Spring (lamb) is in the air
A Happy Easter is a perfect lunch with loved ones for Jonny Nicholson, chef-owner of The Sail Loft, Southwold
One of the first delights of the growing year in the countryside when it awakes come spring is new season lamb.
In fact we should call it winter lamb as these young sheep were born around Christmastime if not before and are rarely available until April and May.
Whilst young lamb is so tender and sweet, I do personally prefer the richer taste and texture of hogget, which is from the previous season’s lambs and cooks up just as succulent. Mutton is well worth trying too, it takes careful cooking and is a stronger flavour.
But for Easter, a leg of new season spring lamb if you can find it, is a real treat.
Sheep play a big part in our rural Suffolk landscape, the undulating lush arable fields, dotted with copse, pond and occasional pasture, is incomplete without the Suffolk trinity; namely the statuesque ‘chesnut’-hued Suffolk Punch horse, the beautiful mahogany Suffolk Red Poll cattle and the black-faced Suffolk back-faced sheep.
So for a glorious Easter lunch, Suffolk lamb has to be the perfect centrepiece, with a huge variety of tasty joints and cuts for the perfect roast, stew or something fancier. Many good independent butchers will already stock Suffolk lamb as a matter of course but if yours doesn’t, just ask them to source some for you with a little advance notice.
I am sure you know how to roast a fine leg for the perfect Easter family lunch so I thought I would share a favourite weekday supper recipe.
Jonny Nicholson, Chef – Owner, The Bell At Sax’, Saxmundham and The Sail Loft in Southwold
The Bell At Sax’, High Street, Saxmundham IP17 1AF
Relaxing neighbourhood restaurant-with-rooms with good food, lounge bar and two dining rooms.
Have you enjoyed our new Sunday Lunch Carvery (just £11.95)…
W: www.thebellatsax.co.uk T: 01728 602331
The Sail Loft, Ferry Road, Southwold IP18 6HQ
Our beachside café-bar and restaurant, proudly using local, seasonal, Suffolk ingredients. Find us by Southwold’s dunes near the campsite and lifeboat station. How about booking for our luxurious afternoon tea…
W: www.sailloftsouthwold.uk T: 01502 725713
PROPER SHEPHERD’S PIE WITH PULLED, SLOW-COOKED LAMB
Quantities for this recipe are flexible, I have allowed for a family-size deep ovenproof dish, giving four hearty portions. Adjust to suit your chosen dish and number of diners. This is ultimate comfort supper, it needs little accompaniment, perhaps some buttered greens and a warm loaf. NB The slow-cooked lamb is delicious as a base for all manner of other recipes and you could of course use leftovers from your roast joint too.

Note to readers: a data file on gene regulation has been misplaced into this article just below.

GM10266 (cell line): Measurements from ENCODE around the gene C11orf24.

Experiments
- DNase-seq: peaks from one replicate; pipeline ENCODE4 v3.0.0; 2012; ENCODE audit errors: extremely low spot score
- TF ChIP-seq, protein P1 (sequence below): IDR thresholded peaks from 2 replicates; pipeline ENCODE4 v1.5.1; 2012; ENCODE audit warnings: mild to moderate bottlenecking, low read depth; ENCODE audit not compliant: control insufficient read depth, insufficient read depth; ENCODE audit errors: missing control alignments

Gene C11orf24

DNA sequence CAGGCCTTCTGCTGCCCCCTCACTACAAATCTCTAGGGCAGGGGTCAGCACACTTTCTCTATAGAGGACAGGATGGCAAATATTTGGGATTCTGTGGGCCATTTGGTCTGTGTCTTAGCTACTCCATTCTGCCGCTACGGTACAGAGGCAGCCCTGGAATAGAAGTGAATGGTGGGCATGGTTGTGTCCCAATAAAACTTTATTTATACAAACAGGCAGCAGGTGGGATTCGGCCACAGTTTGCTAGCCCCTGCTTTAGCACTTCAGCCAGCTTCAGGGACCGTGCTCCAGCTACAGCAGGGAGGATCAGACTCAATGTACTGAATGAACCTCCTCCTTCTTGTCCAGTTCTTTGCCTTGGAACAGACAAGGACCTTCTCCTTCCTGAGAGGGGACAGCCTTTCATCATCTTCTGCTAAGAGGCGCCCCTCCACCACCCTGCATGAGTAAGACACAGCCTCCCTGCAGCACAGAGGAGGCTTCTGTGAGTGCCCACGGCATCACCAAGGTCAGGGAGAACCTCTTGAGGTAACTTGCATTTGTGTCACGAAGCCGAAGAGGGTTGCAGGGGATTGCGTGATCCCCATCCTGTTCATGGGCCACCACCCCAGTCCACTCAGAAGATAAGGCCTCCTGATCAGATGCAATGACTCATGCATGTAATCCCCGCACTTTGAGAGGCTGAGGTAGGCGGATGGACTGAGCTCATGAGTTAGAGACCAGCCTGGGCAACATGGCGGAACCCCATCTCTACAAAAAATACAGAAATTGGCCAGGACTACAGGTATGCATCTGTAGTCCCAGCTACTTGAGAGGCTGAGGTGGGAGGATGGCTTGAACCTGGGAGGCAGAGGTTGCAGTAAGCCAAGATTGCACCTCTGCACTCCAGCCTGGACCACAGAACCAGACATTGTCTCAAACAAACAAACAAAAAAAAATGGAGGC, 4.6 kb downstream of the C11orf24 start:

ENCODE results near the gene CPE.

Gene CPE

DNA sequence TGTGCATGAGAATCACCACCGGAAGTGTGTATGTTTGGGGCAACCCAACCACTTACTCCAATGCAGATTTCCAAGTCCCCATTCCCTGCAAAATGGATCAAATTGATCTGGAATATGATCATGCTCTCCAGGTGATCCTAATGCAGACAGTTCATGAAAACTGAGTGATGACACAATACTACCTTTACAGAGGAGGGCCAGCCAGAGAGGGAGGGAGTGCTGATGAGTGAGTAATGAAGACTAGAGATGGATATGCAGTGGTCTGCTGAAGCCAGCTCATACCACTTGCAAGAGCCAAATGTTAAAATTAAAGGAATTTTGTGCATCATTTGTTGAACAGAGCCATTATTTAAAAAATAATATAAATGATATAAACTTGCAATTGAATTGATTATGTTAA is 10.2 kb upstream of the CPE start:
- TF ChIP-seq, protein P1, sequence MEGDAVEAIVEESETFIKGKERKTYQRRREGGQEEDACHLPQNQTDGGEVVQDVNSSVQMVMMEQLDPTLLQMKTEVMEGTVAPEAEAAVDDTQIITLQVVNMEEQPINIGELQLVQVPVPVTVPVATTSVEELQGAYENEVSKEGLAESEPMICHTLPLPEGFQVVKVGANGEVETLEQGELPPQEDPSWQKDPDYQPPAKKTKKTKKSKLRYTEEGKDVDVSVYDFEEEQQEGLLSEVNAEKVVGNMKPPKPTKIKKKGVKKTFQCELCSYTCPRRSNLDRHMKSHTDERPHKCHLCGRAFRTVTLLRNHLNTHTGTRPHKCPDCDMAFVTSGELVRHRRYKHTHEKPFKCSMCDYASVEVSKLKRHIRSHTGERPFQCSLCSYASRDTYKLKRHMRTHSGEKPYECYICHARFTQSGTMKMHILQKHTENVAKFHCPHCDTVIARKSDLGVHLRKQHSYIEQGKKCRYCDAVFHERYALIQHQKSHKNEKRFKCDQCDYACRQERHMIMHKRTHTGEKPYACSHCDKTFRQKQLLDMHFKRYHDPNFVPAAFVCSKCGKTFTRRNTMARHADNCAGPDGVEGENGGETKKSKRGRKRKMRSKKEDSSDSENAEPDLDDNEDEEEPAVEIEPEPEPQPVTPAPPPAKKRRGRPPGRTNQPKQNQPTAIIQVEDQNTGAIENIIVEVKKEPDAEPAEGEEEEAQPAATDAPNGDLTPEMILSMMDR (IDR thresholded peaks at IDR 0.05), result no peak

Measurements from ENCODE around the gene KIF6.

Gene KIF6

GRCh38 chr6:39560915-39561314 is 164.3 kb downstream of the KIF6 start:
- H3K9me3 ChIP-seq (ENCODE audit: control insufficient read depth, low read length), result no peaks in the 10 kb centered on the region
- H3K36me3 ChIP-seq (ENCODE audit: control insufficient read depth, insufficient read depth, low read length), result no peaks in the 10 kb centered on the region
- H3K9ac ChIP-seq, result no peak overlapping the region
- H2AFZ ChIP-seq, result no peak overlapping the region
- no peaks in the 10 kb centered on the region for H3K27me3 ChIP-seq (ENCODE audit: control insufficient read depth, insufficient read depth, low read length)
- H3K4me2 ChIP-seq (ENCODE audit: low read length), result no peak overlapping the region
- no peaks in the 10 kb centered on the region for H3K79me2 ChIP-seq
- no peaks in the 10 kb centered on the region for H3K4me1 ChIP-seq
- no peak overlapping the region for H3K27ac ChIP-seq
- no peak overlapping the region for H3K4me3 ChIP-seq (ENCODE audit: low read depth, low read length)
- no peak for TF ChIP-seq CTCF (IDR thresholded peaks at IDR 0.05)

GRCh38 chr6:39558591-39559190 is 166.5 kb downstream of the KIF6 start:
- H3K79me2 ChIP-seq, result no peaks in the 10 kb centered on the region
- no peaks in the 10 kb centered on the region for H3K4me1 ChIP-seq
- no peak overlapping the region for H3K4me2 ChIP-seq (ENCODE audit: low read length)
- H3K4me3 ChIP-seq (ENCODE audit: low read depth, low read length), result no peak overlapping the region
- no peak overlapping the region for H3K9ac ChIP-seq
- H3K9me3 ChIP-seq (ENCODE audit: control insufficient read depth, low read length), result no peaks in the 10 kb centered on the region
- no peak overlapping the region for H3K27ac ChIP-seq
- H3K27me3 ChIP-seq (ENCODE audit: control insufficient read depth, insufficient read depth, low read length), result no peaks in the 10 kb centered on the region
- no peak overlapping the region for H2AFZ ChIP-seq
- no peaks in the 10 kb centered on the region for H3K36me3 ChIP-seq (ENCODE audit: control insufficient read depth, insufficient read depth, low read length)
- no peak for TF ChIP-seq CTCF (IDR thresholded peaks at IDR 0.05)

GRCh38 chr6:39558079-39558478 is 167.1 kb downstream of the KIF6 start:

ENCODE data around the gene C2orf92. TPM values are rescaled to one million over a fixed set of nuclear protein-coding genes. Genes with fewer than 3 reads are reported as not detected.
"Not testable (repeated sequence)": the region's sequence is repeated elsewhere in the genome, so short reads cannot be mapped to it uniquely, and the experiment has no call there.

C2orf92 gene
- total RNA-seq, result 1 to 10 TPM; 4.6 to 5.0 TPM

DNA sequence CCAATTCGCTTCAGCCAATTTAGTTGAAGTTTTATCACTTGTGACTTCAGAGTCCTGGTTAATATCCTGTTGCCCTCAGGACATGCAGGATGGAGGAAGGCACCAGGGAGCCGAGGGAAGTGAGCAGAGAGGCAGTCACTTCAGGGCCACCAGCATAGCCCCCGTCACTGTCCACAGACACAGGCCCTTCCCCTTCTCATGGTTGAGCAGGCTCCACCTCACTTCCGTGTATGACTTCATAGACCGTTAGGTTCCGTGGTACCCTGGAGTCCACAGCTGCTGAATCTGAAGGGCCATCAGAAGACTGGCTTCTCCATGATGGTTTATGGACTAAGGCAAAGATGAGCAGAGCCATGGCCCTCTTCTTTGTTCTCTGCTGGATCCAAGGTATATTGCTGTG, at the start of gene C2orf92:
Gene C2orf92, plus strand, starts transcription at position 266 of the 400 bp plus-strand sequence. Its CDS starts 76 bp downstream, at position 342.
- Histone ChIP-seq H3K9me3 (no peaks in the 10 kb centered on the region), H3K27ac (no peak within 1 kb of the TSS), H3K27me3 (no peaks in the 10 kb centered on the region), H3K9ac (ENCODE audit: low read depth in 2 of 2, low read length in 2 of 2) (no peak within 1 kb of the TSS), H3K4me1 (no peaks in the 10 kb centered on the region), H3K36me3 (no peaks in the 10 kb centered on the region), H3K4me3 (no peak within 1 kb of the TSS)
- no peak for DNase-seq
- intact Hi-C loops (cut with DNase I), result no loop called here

1 lamb shoulder
Good rapeseed oil
Sea salt and black peppermill
Few thyme sprigs
Few rosemary sprigs
3 fresh or dried bay leaves
1 whole garlic bulb
200ml dry white vermouth
Pre-heat the oven to 150c equivalent. Rub a little oil over the lamb shoulder and brown on all sides in a very hot large frying pan (alternatively place on a pre-heated baking tray in a 220c oven for 20-25 minutes until browned and then turn down to 150c). Place browned shoulder into a deep roasting tray with herbs, bay and garlic bulb. Carefully heat vermouth in the frying pan until steaming, pour around the lamb and then cover over the roasting tray tightly with foil. Place into the oven and cook for 4 – 6 hours depending on size, until the meat shrinks away from the bones and you can pull them out easily. Remove meat and garlic from tray and allow to cool. Sieve juices and refrigerate in a jug. Once suitably warm to handle, take bones and sinews from the lamb and divide into small bite-size pieces. Squeeze out the flesh from the garlic cloves. Refrigerate lamb meat and garlic.
2 very large potatoes, 1 medium swede, 1 medium squash and 2 large parsnips, all peeled and in large chunks
2 or 3 sticks celery cut into half inch slices
2 large carrots, peeled, halved and in half inch pieces
2 large onions, peeled, quartered and roughly chopped
1 large leek, trimmed and in inch pieces
Good rapeseed oil
1 tbsp Worcestershire sauce
1 tbsp good redcurrant jelly (such as Tiptree)
1 tbsp Dijon-style mustard
Sea salt and black peppermill
Wedge of good local blue cheese
Pre-heat your oven to 190c. In a large lidded saucepan, put the root vegetables on to simmer for 20 – 25 minutes. At at the same time, in a hot sauté pan, melt two tablespoons of lamb fat (taken from the jug of set juices) and fry the celery, carrots, onions and leeks until browning at the edges. Pour in the lamb juices along with the Worcs. sauce, jelly and mustard. Fold together, bring to a gentle simmer and cook for 10 minutes. Add in the lamb meat (you may not need all of it) as well as the garlic flesh and bring back to a simmer. With a slotted spoon, transfer contents of sauté pan to your chosen ovenproof dish and pour in gravy to a third depth of the solids. Drain root vegetables when softened and mash well with lots of butter and seasoning to taste. With a fork, cover the meat mixture well in the dish with the mash but do not push down. Bake in the oven for 30 minutes. Remove and scatter over crumbled cheese and bake for another 10 – 15 minutes until melted.